The lecithin, or a lecithin-containing phospholipid, of the lecithin fraction is, per se, substantially anhydrous, usually with less than 1.5% moisture. A non-toxic liquid medium is combined with the lecithin in the lecithin fraction and this liquid medium is also substantially anhydrous. Examples of suitable anhydrous liquid mediums are absolute ethanol (although less desirably it is possible to use 95% ethanol), liquid mono- or diglycerides, essential fatty acids, oils such as soybean oil, cottonseed oil, corn oil, safflower oil and the like. The lecithin-containing phospholipids are those normally associated with lecithin in nature such as phosphatidyl ethanolamine and phosphatidyl inositol. The amount of lecithin contained in the lecithin fraction preferably ranges from 10% to 80% by weight of the lecithin fraction. Liquids which have been shown to be potentially toxic when given intravenously should be avoided.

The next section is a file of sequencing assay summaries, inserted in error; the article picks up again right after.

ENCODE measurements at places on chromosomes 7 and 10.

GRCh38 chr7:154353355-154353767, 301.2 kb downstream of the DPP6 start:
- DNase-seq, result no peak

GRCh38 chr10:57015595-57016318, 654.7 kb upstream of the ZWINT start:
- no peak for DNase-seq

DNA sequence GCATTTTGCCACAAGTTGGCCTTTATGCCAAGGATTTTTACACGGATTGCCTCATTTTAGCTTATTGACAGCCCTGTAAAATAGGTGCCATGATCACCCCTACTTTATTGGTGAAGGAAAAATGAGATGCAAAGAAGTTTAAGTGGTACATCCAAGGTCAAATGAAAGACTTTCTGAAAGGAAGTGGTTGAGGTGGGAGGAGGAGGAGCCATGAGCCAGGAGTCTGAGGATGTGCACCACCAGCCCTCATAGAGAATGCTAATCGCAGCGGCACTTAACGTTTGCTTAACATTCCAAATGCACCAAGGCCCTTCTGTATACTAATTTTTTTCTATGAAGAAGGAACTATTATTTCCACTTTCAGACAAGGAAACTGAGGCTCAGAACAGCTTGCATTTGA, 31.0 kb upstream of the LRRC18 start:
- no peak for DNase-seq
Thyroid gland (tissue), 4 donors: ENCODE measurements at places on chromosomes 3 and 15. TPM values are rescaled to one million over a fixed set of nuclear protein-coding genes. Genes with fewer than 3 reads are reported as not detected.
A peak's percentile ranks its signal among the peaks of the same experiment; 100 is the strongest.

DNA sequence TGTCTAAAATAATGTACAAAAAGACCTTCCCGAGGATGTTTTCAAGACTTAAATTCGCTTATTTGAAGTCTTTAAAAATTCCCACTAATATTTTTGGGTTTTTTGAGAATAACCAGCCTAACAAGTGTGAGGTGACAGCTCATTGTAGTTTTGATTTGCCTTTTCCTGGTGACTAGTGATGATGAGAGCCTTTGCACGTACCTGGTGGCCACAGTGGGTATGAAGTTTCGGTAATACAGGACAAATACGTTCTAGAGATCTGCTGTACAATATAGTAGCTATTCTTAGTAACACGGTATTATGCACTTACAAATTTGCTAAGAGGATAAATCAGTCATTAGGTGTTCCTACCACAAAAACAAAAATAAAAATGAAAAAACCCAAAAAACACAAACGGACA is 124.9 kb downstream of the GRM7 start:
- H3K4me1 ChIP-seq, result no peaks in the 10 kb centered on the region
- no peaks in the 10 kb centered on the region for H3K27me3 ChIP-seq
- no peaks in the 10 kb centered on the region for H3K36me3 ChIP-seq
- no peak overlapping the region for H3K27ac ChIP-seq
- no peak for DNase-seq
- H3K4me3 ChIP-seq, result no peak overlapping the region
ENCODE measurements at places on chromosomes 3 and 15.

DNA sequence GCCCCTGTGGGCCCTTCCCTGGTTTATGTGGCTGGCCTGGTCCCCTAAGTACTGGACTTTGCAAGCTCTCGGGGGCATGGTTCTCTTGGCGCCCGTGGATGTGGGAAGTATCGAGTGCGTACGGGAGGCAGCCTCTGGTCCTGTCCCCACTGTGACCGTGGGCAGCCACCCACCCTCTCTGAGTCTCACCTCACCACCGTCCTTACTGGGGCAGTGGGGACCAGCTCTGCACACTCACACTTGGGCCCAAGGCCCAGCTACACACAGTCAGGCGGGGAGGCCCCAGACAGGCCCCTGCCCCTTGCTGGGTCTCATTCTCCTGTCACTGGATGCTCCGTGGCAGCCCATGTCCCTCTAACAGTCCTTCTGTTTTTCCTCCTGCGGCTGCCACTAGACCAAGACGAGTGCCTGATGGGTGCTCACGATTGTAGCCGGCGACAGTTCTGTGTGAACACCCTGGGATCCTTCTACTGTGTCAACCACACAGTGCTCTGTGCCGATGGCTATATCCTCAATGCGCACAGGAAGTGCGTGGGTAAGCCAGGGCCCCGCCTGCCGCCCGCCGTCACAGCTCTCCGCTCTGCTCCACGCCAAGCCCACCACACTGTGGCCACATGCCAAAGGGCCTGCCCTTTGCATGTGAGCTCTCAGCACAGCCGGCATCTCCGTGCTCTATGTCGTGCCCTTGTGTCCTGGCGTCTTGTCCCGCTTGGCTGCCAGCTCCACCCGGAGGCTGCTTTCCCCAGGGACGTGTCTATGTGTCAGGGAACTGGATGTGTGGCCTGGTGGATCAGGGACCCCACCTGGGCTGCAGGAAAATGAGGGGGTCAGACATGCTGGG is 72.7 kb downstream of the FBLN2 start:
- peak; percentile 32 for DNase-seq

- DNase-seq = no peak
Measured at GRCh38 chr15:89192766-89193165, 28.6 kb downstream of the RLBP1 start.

The aqueous fraction comprises water with non-toxic, physiological surfactants dissolved therein which promote dispersion and emulsification of lecithin. The aqueous fraction may serve as a carrier for other substances also. Surfactants which are used in accordance with the present invention include the block polymers of ethyleneoxide and propyleneoxide with the general formula: HO(CH2 CH2 O)a[CH(CH3)CH2 O]b(CH2 CHO)c H and a molecular weight of 3,000 or more. The letters, a, b, and c, of the above formula represent whole numbers which identify the number of units of the organic composition preceeding the respective a, b, or c. The whole number represented by a, b, or c may vary according to the stability of the respective compound in oil or water. If the chain length of the hydrophilic units (polyoxyethylene) and hydrophobic units (polyoxypropylene) are increased, the product changes from liquid to paste to solid with increasing mol. wt. (cf. U.S. Pat. No. 2,674,619 to Wyandotte Chemical Corp., 1954). These block polymers of the above formula include, for example, block polymers known under the trademarks "Pluronics" or " Poloxalenes" or "Polykols". Pluronic F-68 represents one of the solid members of this group of surfactants and is preferred for use in the present invention due to its extreme purity and solubility in water. Other surfactants applicable are sodium cholate, dioxycholic acid and the sodium soaps of preferably unsaturated fatty acids which are better soluble in water than the soaps of saturated fatty acids. The amount of surfactant used depends upon its effectiveness and generally ranges from 0.1% to 1.0% by weight of the aqueous fraction.